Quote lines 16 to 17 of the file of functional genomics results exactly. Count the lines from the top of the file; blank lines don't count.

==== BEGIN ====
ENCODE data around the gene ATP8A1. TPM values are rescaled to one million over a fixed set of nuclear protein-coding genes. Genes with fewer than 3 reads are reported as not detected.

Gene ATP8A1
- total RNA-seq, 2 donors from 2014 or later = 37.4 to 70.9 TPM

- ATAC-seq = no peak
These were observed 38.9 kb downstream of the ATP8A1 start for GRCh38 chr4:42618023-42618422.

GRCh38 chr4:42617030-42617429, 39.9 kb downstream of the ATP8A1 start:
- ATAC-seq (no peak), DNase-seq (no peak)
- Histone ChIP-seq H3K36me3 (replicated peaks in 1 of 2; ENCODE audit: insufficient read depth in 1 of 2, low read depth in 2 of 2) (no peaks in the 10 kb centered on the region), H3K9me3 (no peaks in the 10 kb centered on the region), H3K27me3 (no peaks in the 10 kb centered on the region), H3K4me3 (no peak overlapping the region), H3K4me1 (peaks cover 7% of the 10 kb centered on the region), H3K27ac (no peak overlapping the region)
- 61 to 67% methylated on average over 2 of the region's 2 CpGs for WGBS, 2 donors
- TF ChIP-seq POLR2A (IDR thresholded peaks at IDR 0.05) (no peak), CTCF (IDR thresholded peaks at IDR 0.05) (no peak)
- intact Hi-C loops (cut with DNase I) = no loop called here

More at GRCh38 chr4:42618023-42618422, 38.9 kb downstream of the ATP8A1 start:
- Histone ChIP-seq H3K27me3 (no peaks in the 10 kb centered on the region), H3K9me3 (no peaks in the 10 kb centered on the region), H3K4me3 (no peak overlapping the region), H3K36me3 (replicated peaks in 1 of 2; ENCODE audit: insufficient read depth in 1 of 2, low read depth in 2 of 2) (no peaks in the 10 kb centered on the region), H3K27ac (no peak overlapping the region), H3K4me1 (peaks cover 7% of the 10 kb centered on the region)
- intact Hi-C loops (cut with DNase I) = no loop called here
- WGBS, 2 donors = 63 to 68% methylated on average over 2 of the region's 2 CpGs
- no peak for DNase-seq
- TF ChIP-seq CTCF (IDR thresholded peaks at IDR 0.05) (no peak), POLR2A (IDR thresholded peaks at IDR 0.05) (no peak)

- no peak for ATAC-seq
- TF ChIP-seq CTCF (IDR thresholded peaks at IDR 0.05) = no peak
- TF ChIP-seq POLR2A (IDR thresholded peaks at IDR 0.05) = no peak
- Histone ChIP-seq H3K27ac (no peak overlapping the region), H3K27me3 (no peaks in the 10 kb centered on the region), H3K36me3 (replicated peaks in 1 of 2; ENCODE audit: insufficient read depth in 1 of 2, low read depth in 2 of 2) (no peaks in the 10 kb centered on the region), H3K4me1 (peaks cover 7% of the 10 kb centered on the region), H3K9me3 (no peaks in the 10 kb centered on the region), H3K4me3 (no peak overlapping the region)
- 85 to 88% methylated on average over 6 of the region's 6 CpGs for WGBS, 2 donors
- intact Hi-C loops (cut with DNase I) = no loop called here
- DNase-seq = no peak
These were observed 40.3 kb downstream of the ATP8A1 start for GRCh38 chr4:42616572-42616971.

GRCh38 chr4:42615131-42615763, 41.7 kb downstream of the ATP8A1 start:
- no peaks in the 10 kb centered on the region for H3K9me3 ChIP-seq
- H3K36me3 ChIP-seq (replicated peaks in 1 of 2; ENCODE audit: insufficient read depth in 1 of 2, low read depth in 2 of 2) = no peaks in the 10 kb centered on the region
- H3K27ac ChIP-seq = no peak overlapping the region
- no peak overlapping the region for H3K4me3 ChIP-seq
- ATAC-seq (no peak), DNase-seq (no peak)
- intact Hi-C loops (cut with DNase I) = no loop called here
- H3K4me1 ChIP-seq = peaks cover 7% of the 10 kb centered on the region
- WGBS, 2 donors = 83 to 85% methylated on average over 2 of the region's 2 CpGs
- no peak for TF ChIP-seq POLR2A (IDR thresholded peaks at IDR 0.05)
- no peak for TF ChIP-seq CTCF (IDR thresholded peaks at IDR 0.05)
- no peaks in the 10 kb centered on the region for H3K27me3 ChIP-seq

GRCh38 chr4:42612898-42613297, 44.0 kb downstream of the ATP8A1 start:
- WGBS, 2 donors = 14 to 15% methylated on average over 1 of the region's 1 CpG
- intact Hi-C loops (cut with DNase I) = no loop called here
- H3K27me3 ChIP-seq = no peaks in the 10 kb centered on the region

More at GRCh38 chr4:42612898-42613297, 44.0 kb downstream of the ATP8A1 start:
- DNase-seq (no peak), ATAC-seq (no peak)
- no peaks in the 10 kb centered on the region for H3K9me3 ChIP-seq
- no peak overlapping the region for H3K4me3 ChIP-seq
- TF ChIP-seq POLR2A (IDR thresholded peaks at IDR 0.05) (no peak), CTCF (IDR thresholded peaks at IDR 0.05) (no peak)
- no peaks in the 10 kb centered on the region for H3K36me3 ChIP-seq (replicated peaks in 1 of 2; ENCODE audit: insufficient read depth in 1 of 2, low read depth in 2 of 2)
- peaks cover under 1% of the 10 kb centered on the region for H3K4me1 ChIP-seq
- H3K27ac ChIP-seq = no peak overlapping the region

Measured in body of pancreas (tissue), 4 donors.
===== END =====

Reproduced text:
- no peak for DNase-seq
- TF ChIP-seq CTCF (IDR thresholded peaks at IDR 0.05) (no peak), POLR2A (IDR thresholded peaks at IDR 0.05) (no peak)